But the ice-cream industry, still in its infancy, demanded even more for the boys overseas: not just calories, but comfort. An editorial in the May 1918 issue of The Ice Cream Review, a monthly trade magazine, spooned out sharp criticism for the scant availability of ice cream overseas: “If English medical men knew what ours do every hospital would keep ice cream on hand for patients.” It cried for Washington to intervene by subsidizing Allied ice-cream factories throughout Europe:
In this country every medical hospital uses ice cream as a food and doctors would not know how to do without it. But what of our wounded and sick boys in France? Are they to lie in bed wishing for a dish of good old American ice cream? They are up to the present, for ice cream and ices are taboo in France. It clearly is the duty of the Surgeon General or some other officer to demand that a supply be forthcoming.
The ice-cream industry didn’t have much lobbying power. Few Americans had refrigeration. Worse, Hoover had downplayed the scarcity of domestic sugar supplies, hoping to avoid a panic. There was hardly any sugar left for America, let alone for allies in France and England—and the promotion of ice cream as a wartime cure-all wasn’t helping. Instead of bolstering ice cream production, Hoover’s Food Administration ordered a reduction of manufacturing domestically—ruling in the summer of 1918 that “ice cream is no longer considered so essential as to justify the free use of sugar in its manufacture.”
That stance would change drastically during the next two decades, however—owing partially to the unlikely contributions of Prohibition and the Great Depression. When the 18th Amendment outlawed the sale of spirits in 1920, many early American breweries, including Yuengling and Anheuser-Busch, turned to soda and ice cream to stay afloat. By the end of the decade, Americans were consuming more than a million gallons of ice cream per day—and, crucially, associating it with the comfort and diversion formerly assigned to alcohol.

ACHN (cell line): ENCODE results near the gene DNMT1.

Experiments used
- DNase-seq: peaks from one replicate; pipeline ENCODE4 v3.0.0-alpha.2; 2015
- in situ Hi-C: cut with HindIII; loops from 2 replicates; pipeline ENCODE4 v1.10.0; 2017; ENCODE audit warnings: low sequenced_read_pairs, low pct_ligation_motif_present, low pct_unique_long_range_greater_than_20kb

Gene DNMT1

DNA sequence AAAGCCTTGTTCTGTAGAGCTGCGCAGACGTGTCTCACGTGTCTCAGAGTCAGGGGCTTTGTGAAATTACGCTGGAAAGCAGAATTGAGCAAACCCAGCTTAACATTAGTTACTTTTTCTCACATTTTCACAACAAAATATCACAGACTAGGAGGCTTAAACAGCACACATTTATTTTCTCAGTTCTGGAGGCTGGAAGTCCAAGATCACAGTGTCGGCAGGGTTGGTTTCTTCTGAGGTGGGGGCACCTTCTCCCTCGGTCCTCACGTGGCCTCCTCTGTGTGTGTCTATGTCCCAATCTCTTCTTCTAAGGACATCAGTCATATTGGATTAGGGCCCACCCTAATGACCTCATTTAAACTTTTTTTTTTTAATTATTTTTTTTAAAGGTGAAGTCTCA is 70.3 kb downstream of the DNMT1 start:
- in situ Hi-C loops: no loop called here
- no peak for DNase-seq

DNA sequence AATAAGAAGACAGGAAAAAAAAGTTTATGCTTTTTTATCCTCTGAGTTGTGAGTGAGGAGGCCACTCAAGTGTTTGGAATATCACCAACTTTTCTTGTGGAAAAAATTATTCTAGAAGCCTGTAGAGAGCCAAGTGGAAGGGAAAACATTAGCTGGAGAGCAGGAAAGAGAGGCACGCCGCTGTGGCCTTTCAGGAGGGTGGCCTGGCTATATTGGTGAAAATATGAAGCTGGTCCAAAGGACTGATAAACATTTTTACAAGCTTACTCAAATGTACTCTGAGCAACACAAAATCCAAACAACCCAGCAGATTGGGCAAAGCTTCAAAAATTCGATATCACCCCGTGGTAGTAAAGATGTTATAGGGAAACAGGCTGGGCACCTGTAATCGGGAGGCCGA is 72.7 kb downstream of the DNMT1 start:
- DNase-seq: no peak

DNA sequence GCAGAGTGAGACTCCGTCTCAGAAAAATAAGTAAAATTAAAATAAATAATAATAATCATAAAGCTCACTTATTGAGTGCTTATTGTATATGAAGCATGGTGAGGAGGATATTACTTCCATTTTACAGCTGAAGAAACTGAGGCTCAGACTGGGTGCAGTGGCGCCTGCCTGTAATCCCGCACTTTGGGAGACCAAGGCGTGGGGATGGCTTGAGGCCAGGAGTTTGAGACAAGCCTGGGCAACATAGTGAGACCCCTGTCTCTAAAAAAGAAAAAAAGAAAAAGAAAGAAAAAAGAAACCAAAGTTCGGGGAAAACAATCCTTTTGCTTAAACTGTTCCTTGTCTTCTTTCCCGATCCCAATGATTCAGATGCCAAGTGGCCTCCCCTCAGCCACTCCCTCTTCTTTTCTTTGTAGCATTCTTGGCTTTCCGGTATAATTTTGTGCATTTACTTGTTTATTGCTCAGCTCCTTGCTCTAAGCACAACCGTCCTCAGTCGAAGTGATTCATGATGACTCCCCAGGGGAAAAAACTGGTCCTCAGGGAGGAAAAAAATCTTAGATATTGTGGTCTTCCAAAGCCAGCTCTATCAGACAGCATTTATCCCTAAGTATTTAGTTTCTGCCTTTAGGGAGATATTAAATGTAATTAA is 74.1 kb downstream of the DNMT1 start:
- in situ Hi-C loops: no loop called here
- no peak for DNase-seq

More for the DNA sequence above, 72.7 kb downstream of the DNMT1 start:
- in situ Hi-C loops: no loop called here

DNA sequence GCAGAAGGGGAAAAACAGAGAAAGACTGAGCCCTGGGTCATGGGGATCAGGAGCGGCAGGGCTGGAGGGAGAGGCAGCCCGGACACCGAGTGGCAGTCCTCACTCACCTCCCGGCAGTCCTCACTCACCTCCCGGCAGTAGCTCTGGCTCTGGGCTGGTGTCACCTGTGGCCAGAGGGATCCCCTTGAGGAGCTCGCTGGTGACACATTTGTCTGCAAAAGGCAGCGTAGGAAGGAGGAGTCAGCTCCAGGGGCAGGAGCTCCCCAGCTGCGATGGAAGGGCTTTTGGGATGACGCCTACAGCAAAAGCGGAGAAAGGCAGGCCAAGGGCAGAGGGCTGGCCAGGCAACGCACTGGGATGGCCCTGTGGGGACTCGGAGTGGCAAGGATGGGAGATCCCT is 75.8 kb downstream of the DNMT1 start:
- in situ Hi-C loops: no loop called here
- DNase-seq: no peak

The ice-cream maker William Dreyer helped further this sentiment in 1929 when he marketed Rocky Road as a culinary metaphor aimed at helping people cope with the crash of the stock market. The term now refers to just chocolate with chopped nuts and chunks of marshmallow, but it used to be symbolic of comfort—a sweet indulgence juxtaposed with broken, “rocky” pieces.
When World War II hit, countries on either side of the conflict once again banned ice cream, with Britain adding insult to injury by endorsing carrots on sticks as a wartime substitute. But the United States doubled down. Ice cream had become inseparable from the American way of life—and, from that point forward, from military tactics.
In 1942, as Japanese torpedoes slowly sank the U.S.S. Lexington, then the second-largest aircraft carrier in the Navy’s arsenal, the crew abandoned ship—but not before breaking into the freezer and eating all the ice cream. Survivors describe scooping ice cream into their helmets and licking them clean before lowering themselves into the Pacific. By 1943, American heavy-bomber crews figured out they could make ice cream over enemy territory by strapping buckets of mix to the rear gunner’s compartment before missions. By the time they landed, the custard would have frozen at altitude and been churned smooth by engine vibrations and turbulence—if not machine-gun fire and midair explosions. Soldiers on the ground reported mixing snow and melted chocolate bars in helmets to improvise a chocolate sorbet.